With the No. 22 selection in the first round of the 2019 NHL Draft the Los Angeles Kings selected Swedish defenseman Tobias Bjornfot.
Here’s what you need to know about the player named Best Defenseman in Sweden’s Junior League this past season…
Few notes on why Kings liked Tobias Bjornfot at 22
– Have to address some of the culture we’ve lost
– Was captain of every Sweden team in his age group
– Top 4 D, first PK, & plays on PP
– Has intangibles, competitive qualities we value
– Versatile player on both sides of puck
— John Hoven | The Mayor (@mayorNHL) June 22, 2019
“He is a two-way, strong skating defender,” said Christian Ruuttu, the Kings Head European Scout. “He can play the power-play and penalty-kill and is a leader on his team highlighted by the gold medal this past spring, the first gold medal Sweden has won in the Under-18 Worlds. Each player we talked to talked about Tobias was him being a leader on their team. He is a special character player as well.”
Yannetti on media call – Bjornfot is an elite skating defenseman, mobile, leads with character, less of a creative passer and more of a quick passer — which we like — he creates space coming up the ice, both with his feet and quick puck movement
— John Hoven | The Mayor (@mayorNHL) June 22, 2019
Weight: 202 lbs.
Date of Birth: 4/6/2001
Team: Djugardens J20
2018-19 Season: 39GP, 11 goals, 11 assists
Was team captain of Sweden’s gold medal club at the Under-18 tournament
From the Draft Analyst
“The top defensemen for Djugardens J20 and for Team Sweden at several international tournaments, Bjornfot is an excellent skater with or without the puck who contributes in all situations. He can run a power play by using quick thinking and staying in motion, and he owns a heavy slapshot with a massive backswing. He is a significant goal-scoring threat from the blue line. Bjornfot’s wrist shot seems to be his preferred weapon of choice, probably since he can beat goalies clean from any distance inside the the offensive zone. Bjornfot is a clean, crisp passer but isn’t all that creative or one to be classified as a playmaker. He does, however, generate offense with his wheels and quick-strike mentality — several times a game he catches opponents in a line change by whipping turnaround passes up ice or exploding into an opening for an end-to-end rush. He’s a very good 1-on-1 defender, sometimes dominant but also at times far too respectful of opposing speed. When he’s engaged, Bjornfot has shown to stick to puck carriers like Velcro, and he usually makes the right reads if he sees a dangerous play developing. He wins a lot of foot races and is willing to take a hit in the corner to move it cleanly. Bjornfot’s thick frame comes in handy when he battles along the boards, but his quick stick and powerful one-armed shoves can force an opponent to lose his will to keep possession.”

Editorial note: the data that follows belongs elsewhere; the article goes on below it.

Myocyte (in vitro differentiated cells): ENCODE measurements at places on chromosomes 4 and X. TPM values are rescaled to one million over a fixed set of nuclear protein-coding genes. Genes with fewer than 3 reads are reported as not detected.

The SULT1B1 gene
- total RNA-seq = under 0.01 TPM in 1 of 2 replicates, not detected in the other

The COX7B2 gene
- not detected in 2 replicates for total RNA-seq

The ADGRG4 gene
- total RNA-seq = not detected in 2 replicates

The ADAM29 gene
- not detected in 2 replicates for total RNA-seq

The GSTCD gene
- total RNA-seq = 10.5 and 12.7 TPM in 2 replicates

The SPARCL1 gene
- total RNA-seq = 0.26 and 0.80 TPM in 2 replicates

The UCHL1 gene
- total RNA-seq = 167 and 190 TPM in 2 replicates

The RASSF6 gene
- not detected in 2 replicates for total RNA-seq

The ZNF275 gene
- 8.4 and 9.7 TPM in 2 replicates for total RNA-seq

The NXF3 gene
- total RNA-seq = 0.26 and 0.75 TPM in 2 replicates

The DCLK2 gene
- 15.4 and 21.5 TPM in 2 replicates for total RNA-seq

Björnfot is a very capable two-way defenseman with few weaknesses in his game. A strong skater who reads the game well and contributes both offensively and defensively. Also a good leader and he competes hard on every shift. Can be used on the powerplay, but stands out more in his own end with this solid play. (EP 2019)